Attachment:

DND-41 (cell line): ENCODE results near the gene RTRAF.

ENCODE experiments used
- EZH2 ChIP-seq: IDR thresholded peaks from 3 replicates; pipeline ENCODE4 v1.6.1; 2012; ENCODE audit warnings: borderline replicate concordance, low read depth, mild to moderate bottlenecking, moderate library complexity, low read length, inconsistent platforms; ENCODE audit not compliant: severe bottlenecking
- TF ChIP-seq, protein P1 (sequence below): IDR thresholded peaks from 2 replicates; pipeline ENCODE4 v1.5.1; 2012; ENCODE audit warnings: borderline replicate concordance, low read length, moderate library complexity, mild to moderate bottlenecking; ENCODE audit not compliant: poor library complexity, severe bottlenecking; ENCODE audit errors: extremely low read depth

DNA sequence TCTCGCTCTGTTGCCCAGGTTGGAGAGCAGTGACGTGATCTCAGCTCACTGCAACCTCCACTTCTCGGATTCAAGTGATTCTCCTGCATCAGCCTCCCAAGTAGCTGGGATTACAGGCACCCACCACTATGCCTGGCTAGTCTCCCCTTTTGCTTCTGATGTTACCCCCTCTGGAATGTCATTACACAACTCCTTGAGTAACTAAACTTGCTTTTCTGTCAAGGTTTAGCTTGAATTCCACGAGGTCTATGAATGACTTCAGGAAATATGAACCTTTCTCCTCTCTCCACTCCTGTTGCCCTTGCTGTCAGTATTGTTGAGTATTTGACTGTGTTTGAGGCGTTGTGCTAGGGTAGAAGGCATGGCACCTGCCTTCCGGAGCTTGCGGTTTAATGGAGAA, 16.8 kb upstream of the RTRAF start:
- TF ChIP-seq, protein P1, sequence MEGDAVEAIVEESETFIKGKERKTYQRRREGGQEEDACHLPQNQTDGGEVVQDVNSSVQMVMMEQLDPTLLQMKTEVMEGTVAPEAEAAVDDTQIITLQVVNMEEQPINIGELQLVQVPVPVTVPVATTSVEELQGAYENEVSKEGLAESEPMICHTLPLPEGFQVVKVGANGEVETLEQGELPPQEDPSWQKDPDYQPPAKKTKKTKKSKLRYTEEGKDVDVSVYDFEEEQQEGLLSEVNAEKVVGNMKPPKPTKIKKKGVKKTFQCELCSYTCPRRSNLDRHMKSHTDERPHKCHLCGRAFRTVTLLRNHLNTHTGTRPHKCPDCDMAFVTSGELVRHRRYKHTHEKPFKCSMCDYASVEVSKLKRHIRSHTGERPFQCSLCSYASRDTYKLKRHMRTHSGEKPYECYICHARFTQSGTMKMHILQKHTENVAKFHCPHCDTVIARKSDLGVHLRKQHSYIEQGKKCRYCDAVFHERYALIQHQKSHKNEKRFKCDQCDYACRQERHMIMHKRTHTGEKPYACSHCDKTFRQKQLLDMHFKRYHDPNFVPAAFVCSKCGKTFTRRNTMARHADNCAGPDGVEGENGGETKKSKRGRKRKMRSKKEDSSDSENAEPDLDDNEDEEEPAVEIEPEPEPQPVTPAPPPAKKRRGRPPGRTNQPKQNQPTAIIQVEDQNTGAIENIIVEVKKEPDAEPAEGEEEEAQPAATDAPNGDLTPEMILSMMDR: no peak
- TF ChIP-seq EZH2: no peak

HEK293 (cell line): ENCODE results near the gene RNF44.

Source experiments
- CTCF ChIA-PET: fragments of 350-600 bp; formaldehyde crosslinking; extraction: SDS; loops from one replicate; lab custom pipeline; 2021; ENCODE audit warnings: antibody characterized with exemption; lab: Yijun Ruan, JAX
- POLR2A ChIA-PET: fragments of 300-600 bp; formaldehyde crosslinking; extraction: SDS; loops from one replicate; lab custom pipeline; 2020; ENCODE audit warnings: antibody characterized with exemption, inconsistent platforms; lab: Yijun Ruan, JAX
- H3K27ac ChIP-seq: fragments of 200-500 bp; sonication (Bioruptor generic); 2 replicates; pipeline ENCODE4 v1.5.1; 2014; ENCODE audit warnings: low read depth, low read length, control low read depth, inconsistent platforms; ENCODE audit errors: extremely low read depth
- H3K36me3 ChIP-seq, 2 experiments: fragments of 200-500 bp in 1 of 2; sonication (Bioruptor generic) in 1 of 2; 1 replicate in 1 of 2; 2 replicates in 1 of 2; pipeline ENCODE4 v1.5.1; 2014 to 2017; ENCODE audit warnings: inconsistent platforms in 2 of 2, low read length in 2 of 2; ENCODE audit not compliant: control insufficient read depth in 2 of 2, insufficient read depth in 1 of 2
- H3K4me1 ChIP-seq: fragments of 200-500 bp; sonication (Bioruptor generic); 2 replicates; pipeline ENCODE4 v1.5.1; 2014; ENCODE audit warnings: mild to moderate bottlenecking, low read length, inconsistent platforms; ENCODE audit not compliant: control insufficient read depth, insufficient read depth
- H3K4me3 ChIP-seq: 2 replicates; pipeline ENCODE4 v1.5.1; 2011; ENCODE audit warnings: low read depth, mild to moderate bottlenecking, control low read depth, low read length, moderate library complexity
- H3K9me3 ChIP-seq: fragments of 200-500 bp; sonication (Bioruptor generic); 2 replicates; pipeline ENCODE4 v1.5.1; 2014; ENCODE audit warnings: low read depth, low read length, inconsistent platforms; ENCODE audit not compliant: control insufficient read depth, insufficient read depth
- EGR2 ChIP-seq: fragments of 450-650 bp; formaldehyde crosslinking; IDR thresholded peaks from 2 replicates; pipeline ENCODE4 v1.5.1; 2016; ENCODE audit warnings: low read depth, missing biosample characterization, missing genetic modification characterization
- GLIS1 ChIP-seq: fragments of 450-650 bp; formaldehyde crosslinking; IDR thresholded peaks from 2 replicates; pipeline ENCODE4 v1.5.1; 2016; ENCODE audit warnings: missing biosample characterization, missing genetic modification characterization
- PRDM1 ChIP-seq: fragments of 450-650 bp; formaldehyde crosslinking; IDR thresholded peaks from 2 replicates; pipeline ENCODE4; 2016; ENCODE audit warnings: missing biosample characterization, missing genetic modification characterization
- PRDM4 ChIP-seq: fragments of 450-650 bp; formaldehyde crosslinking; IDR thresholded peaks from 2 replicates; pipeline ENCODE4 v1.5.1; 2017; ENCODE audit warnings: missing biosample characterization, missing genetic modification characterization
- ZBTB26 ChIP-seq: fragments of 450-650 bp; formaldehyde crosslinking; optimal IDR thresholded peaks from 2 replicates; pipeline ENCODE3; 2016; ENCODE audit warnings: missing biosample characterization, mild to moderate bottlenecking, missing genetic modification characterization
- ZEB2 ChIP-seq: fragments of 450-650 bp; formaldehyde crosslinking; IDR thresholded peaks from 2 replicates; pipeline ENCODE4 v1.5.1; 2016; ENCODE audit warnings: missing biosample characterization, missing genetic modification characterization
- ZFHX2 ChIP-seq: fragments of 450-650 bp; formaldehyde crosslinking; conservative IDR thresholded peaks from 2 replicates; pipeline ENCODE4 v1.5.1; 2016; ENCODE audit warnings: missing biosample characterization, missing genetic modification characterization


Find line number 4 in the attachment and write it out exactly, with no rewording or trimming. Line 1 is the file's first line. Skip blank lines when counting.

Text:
- TF ChIP-seq, protein P1 (sequence below): IDR thresholded peaks from 2 replicates; pipeline ENCODE4 v1.5.1; 2012; ENCODE audit warnings: borderline replicate concordance, low read length, moderate library complexity, mild to moderate bottlenecking; ENCODE audit not compliant: poor library complexity, severe bottlenecking; ENCODE audit errors: extremely low read depth